Coaming pads rim the entire inside perimeter of the vessel, which comes with port and starboard boarding doors. That leaves the transom section completely reserved for an oversize 115-gallon fish box (the largest of four insulated, overboard-draining fish boxes) and two 35-gallon livewells with full-column distribution and sea chests for the pumps.

Built into the transom bulkhead: an innovative electronics display mount (a frame with a plexiglass front) that can accommodate up to a 24-inch screen for monitoring depth and ­location while in the cockpit!

I found rails and handholds ­everywhere. I moved from the helm seat to the mezzanine while underway and always had a good grasp on ­something metal.

Grady strategically located ­numerous gunwale rod holders, including four in the bow, as well as open and locking horizontal rod storage and vertical rod storage above- and belowdecks. My test boat also came with an optional cockpit rocket launcher.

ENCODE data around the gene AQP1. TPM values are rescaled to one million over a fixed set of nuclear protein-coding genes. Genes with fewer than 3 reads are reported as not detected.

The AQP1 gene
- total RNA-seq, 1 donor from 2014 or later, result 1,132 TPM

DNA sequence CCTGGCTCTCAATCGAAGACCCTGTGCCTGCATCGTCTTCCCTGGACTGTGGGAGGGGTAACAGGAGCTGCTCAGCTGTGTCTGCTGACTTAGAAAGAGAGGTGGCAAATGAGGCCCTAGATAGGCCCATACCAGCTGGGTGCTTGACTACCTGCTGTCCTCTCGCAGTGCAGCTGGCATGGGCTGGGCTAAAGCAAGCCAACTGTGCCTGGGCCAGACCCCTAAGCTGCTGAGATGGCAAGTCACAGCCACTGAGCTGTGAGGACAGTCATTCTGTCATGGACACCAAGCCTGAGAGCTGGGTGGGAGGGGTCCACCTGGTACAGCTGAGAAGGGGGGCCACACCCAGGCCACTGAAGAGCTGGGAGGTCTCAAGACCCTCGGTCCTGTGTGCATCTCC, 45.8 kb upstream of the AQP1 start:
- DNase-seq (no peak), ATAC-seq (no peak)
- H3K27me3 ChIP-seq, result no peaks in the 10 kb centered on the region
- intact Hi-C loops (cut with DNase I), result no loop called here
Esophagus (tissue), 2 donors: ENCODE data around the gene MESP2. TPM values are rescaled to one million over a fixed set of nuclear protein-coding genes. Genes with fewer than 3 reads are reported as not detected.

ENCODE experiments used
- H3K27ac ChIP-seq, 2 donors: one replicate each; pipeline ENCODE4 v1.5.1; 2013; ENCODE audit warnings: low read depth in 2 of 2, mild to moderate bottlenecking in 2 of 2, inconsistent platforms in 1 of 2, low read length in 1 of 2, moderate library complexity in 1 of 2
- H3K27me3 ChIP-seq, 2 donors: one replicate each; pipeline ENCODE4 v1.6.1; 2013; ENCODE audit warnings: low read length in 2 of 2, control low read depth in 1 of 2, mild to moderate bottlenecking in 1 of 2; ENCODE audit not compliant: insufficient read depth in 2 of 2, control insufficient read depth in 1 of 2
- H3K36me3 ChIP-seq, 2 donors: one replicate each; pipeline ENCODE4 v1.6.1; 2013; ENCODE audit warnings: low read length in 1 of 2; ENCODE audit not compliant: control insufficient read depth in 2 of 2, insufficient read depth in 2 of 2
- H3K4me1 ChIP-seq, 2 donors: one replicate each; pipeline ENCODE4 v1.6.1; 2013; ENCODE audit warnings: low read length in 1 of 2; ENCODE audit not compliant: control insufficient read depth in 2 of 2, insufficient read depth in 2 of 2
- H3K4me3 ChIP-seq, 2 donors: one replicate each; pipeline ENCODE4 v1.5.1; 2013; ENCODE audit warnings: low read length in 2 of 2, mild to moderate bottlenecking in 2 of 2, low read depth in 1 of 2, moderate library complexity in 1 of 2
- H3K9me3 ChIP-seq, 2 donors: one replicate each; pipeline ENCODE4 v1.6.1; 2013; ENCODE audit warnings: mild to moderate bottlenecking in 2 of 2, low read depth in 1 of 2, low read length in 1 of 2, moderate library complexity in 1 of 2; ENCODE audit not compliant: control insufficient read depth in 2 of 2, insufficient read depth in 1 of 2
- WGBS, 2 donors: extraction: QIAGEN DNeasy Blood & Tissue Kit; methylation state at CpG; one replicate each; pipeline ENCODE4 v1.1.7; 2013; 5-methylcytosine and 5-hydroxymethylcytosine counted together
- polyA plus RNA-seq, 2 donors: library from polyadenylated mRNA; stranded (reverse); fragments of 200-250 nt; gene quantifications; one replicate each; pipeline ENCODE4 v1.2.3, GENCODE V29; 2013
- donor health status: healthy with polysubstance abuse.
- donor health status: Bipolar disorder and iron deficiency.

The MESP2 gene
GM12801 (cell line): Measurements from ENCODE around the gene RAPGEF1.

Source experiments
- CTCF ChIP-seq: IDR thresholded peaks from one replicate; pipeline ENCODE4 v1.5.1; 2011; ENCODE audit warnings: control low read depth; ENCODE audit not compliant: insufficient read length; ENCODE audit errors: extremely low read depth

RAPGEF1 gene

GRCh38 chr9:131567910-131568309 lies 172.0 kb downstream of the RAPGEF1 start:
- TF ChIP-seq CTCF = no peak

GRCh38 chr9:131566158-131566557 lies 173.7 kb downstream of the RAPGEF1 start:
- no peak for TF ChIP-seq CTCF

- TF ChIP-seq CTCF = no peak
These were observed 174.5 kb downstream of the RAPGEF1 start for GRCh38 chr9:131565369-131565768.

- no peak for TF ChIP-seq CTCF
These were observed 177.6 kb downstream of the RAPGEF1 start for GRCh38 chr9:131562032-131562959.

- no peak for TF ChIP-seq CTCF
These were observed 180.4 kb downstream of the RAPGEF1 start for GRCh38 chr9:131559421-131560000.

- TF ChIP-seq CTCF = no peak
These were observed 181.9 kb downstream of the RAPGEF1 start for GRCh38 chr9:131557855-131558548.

On deck, I found a grill, tackle ­drawers, a hidden drink cooler (beneath the starboard mezzanine cushion), a sink, refrigerator drawer, trash bin, and storage for lines and cleaning supplies.

Grady-White Canyon 456 Review

Rigged squid keep cool in the fish box.

Chris Woodward / Sport Fishing

We had one serious bite during the day, but no hookups. Had I been fishing stand-up, I would have loved the prominent toe rails along each side of the aft deck. Grady also impressed me with its high-volume scuppers, sure to quickly drain away any water from the nonskid.

Grady-White Canyon 456 Review

A sewn strip bait lies ready for action.